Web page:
Corn Silage: Maximizing A Dairy Nutrition Staple
If anything good came out of the historically high feed prices of the past few years, it's that dairy producers now are placing much greater emphasis on producing excellent forages, according to John Kurtz with Chr. Hansen Animal Health and Nutrition.
"Corn silage is one of the most economical dairy feed sources," says Kurtz. "But varying levels of quality can have a tremendous impact on cow performance and herd profitability. The herds that achieve excellence in their cow health and performance almost universally achieve excellence in their silage production."
While feed and milk prices have moderated, some producers will continue to invest in technologies and equipment that support efficient feed production, processing and delivery. That investment helps them to produce quality corn silage every year.
Besides capital improvements, there are additional measures that producers can take to improve the quality and quantity of their corn silage crop. Limin Kung, Jr., professor of animal science at the University of Delaware, says that, as in most cases of management success, it is a matter of doing many little things well, ultimately resulting in a big difference.
He says harvest maturity is the starting point. Corn silage harvested too early (< 30% dry matter [DM]) often results in an end product with low starch and excessive production of total silage acids (with a large proportion coming from acetic acid produced by "wild bacteria"). Seepage is another danger with immature corn silage, "and that's a problem you definitely don't want to have," says Kung.
Conversely, overly mature plants (>40% DM) will produce a low-acid crop with poor packing density; greater oxygen entrapment; and poor aerobic stability that could result in more shrink. Both immature and over-mature silage can result in decreased palatability and intake. Kung's recommendation for an ideal harvest maturity: 35 ± 2% DM.
"Milk-line stage alone is not an accurate indication of when to start harvesting," advises Kung. "A whole-plant dry-matter test is the only way to precisely pinpoint maturity." He adds that the ideal maturity window can be extremely narrow, as whole-plant moisture can drop up to 2% on just one hot, dry, breezy day.
New methods of processing silage have emerged in the past few years. Kurtz says a greater degree of kernel processing, without sacrificing stover particle size and effective fiber, is the key to maximizing the nutritive value of corn silage. On traditional harvesters, he prefers a chop length of 24 to 26 mm with a roll clearance of 1 to 1.6 mm.
Visual appraisal alone will not accurately portray the degree of processing in batches of corn silage, which is why Kurtz emphasizes the importance of regularly performing laboratory analysis of corn silage processing score (CSPS) and fecal starch as a percentage of dry matter in manure.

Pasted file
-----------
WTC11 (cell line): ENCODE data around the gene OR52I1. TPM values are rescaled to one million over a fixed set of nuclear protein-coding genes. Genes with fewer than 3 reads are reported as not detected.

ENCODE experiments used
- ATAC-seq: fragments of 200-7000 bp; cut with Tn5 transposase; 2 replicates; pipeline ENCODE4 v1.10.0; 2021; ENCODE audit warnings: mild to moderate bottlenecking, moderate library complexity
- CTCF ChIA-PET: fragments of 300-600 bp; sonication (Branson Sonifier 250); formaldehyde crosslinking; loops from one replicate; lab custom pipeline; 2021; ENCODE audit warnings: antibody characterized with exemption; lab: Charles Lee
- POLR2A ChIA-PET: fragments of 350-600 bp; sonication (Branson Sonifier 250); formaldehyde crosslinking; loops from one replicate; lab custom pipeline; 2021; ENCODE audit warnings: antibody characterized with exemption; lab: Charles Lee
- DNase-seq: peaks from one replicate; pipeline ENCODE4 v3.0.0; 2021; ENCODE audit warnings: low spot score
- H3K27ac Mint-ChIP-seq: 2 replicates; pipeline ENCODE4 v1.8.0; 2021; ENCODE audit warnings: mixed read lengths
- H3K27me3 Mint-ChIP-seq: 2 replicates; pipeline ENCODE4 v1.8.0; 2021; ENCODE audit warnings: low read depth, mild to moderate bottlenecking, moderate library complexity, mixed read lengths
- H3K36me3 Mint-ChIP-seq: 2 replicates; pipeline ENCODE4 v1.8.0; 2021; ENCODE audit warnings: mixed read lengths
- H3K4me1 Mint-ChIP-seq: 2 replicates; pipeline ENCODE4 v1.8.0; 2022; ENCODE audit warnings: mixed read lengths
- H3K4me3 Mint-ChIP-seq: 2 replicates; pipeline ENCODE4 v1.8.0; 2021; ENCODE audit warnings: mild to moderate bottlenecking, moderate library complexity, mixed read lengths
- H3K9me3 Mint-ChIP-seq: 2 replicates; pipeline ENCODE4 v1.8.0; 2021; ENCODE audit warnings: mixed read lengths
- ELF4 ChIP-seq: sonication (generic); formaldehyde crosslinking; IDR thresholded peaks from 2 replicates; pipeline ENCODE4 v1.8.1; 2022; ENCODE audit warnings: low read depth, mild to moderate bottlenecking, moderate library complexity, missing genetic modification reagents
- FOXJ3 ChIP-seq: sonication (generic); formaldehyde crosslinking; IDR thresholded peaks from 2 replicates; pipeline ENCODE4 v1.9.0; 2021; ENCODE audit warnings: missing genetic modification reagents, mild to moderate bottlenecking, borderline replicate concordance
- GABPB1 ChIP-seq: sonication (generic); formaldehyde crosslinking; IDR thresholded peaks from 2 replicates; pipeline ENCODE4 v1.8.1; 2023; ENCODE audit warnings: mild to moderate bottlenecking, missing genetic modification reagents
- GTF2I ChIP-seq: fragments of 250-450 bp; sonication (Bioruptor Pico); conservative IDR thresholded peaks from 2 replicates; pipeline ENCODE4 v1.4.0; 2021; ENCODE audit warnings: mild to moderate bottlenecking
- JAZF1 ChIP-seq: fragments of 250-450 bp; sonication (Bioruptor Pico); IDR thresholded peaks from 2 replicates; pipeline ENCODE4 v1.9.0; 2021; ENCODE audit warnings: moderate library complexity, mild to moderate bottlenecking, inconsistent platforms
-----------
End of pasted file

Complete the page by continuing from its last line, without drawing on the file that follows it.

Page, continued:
"Monitoring CSPS during processing is important to ensure we are putting away a well-processed crop," says Kurtz. "But ongoing CSPS evaluation also is necessary, because CSPS in well-preserved silage typically will continue to increase through the ensiling process." He says silage going into the bunker at a CSPS of
70—already an excellent score—can be expected to feed out several months later at a CSPS of 80 or higher. The payoff is more digestible silage that can be fed at lower rates. Low fecal starch scores correlate with high total tract starch digestibility (TTSD). A score of 5% or lower is considered desirable; 2 to 3% is an even better goal.
To avoid dry-matter loss, forage needs to ferment quickly and remain stable during storage and feed out. Rapid production of lactic acid and a fast drop in pH during ensiling are good signs of a quick fermentation. Inoculating silage with additional lactic acid-producing bacteria can help accelerate the process. In addition, inoculants specifically containing Lactobacillus buchneri can promote stability because they produce moderate amounts of acetic acid that inhibit spoilage yeasts in silage, says Kung.
Kung notes that the temperature of the water used to mix and distribute inoculant solutions is critical. Water exceeding 100°F can kill a large percentage of the live bacteria in an inoculant, resulting in significantly low numbers of effective bacteria actually being distributed in the silage. Kung's research group has measured inoculant mixtures in tanks with temperatures exceeding 130 F! In most cases high water temperatures in inoculant tanks are due to poor placement of the tanks (e.g. too close to an exhaust or engine).
Avoiding silage spoilage is, of course, an important goal once the crop is put away. Excellent packing, tightly covering bunkers and excellent face management all are necessary to limit spoilage. But when spoilage does occur, Kung's advice is: "Pitch it. It's potentially not even a good feedstuff for steers."
What's next on the silage front? Kurtz believes technology will continue to drive the quality and value of corn silage. Specifically, he would like to see agronomic advancements that could lower the content of ash—an inert, unusable compound—in corn plants. He believes activity monitoring that provides frequent, individual-animal data on feed consumption, along with a host of other variables, also will become more widely adopted. Kung says additional research on the hundreds of volatile compounds in silage, such as ethyl lactate, could identify factors that affect silage intake and animal performance.
"We've come to a point at which we can't get any more feed into these animals," says Kurtz. "Our goals now must be centered on doing some of the digestive work for them, so that every bite they take maximizes their performance potential."